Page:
The Culture of the Medieval Merchant
By Roberto S. Lopez
Medieval and Renaissance Studies: Proceedings of the Southeastern Institute of Medieval and Renaissance Studies, Vol. 8 (1979)
Introduction: Judge by the number of its representatives, if not by the distinction of its products, the culture of the merchant was one of the major components of the medieval intellectual stream. Its last noteworthy detractor, Werner Sombart, was properly rebuked in two classic essays by Henri Pirenne in 1929 and by Armando Sapori in 1937. In choosing it as my present subject, I have been moved not by a desire to plead for a cause that no longer needs a defender, but by wish to pursue some of the links which many be found between Seminar 2 (entitled ‘The Commercial Revolution of the Central Middle Ages in Europe’) and the other five seminars in this session of the Southeastern Institute of Medieval and Renaissance Studies.
Some connections are bound to be tenuous, some almost too obvious to mention. Love (seminar 2) penetrates every door, but it would be hard to prove that there was much connection between love and trade, except for the ill-famed oldest profession. Still it can be noted that the fin’amors of knights for noble ladies opened itself gradually to gentle-hearted merchants and merchants’ daughters in the dolce stil nuovo. Then, finally, a literary passport to love was generated indiscriminately to all women, virtuous or wicked, wealthy or poor, by Boccaccio, the son of a merchant and, in his early career, himself a reluctant merchant.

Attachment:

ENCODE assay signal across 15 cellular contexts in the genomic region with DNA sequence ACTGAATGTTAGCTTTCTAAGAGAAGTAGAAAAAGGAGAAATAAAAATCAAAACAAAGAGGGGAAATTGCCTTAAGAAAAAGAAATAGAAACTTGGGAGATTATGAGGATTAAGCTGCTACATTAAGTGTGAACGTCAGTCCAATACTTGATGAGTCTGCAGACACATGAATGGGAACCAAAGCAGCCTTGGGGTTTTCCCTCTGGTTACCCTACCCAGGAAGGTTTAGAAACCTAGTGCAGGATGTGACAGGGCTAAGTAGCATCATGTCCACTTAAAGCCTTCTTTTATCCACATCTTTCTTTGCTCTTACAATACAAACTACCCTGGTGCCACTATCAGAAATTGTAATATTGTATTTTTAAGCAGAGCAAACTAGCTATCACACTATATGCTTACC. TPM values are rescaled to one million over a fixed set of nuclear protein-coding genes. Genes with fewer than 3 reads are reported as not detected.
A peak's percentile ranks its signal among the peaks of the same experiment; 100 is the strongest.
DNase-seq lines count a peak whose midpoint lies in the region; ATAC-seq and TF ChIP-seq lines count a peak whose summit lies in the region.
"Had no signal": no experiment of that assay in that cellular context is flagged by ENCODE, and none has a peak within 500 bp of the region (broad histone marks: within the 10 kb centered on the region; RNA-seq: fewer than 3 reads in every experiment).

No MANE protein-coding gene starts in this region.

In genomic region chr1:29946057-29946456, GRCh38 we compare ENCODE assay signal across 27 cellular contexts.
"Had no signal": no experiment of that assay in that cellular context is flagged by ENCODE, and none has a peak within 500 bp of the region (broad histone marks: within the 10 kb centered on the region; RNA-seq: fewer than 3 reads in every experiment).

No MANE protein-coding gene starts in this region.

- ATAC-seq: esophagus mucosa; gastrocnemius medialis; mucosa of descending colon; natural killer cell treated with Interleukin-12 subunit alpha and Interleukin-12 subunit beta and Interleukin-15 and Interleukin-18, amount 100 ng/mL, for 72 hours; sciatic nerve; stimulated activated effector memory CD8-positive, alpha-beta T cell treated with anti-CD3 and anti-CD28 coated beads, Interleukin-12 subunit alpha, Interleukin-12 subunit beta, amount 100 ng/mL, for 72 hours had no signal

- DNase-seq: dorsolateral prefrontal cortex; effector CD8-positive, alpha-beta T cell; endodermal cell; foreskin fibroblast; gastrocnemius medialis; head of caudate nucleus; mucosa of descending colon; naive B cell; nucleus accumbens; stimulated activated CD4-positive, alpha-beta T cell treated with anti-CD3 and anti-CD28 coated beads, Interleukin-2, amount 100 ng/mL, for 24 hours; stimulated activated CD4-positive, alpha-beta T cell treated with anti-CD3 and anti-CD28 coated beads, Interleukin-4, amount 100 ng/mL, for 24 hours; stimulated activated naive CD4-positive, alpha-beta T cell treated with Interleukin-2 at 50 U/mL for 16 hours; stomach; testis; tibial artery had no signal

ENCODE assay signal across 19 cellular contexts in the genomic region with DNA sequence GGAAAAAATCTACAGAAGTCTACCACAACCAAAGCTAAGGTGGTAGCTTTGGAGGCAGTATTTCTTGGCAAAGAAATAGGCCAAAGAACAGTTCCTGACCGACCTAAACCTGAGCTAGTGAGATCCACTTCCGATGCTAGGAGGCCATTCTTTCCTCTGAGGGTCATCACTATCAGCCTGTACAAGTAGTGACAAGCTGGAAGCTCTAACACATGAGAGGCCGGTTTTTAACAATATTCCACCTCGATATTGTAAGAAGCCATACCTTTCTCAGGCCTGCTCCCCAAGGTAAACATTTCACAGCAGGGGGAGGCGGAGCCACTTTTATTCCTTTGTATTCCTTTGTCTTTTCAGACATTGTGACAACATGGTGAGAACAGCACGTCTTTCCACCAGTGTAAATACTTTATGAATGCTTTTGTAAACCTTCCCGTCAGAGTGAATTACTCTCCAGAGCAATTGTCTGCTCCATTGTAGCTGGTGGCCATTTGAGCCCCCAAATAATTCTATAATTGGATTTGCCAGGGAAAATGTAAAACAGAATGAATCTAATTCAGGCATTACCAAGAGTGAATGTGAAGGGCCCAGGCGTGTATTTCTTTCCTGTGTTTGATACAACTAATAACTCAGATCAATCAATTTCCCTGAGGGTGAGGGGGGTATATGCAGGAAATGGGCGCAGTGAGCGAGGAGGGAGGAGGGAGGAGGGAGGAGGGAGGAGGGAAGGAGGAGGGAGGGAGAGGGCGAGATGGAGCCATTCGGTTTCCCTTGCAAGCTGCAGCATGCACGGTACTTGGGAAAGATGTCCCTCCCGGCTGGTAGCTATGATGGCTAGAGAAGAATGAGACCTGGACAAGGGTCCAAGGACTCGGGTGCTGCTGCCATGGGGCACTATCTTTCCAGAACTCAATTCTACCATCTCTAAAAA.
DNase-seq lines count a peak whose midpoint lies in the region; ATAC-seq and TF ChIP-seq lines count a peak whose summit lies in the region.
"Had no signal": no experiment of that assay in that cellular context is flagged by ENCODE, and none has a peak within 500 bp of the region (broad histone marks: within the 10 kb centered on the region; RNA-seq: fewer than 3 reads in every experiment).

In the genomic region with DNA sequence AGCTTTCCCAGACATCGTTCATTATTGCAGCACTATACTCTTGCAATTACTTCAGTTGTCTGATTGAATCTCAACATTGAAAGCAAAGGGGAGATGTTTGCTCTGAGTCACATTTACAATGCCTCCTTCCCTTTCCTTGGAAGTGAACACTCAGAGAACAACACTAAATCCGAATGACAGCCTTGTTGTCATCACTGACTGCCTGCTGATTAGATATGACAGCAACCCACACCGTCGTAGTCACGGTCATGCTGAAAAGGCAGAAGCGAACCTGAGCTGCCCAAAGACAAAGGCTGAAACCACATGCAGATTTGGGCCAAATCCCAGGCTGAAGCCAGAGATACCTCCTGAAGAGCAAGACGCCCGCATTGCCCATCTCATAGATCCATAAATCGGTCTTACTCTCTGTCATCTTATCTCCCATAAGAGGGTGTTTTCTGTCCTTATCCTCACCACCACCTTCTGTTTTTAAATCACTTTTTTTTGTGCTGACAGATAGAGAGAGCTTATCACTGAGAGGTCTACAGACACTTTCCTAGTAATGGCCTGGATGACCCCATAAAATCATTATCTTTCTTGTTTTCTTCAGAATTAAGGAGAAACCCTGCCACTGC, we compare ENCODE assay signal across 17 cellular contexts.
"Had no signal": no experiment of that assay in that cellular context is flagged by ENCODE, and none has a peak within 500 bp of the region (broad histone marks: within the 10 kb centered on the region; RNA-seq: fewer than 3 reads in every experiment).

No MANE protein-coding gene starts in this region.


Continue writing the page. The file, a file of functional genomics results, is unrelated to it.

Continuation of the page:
Again in the particularly belated English Renaissance (Seminar 6), there certainly are charming lines in lover letter by English burghers, but the merchant culture does not seem to have played an independent role. In fact, it might be interesting to compare the tendency to protracted insularity in English literature with the still more protracted insularity of English commercial techniques. None of the contracts the dominated Mediterranean trade and spread, in a modified form, to the Hanseatic world was adopted in medieval and Renaissance England. Its merchants tended to reject all that smacked of Roman law or of foreign customs, not without some inconvenience to their organization of partnership and credit, but, if we may accept Michael Postan’s spirited defense, with less serious loss of business efficiency than one might have expected.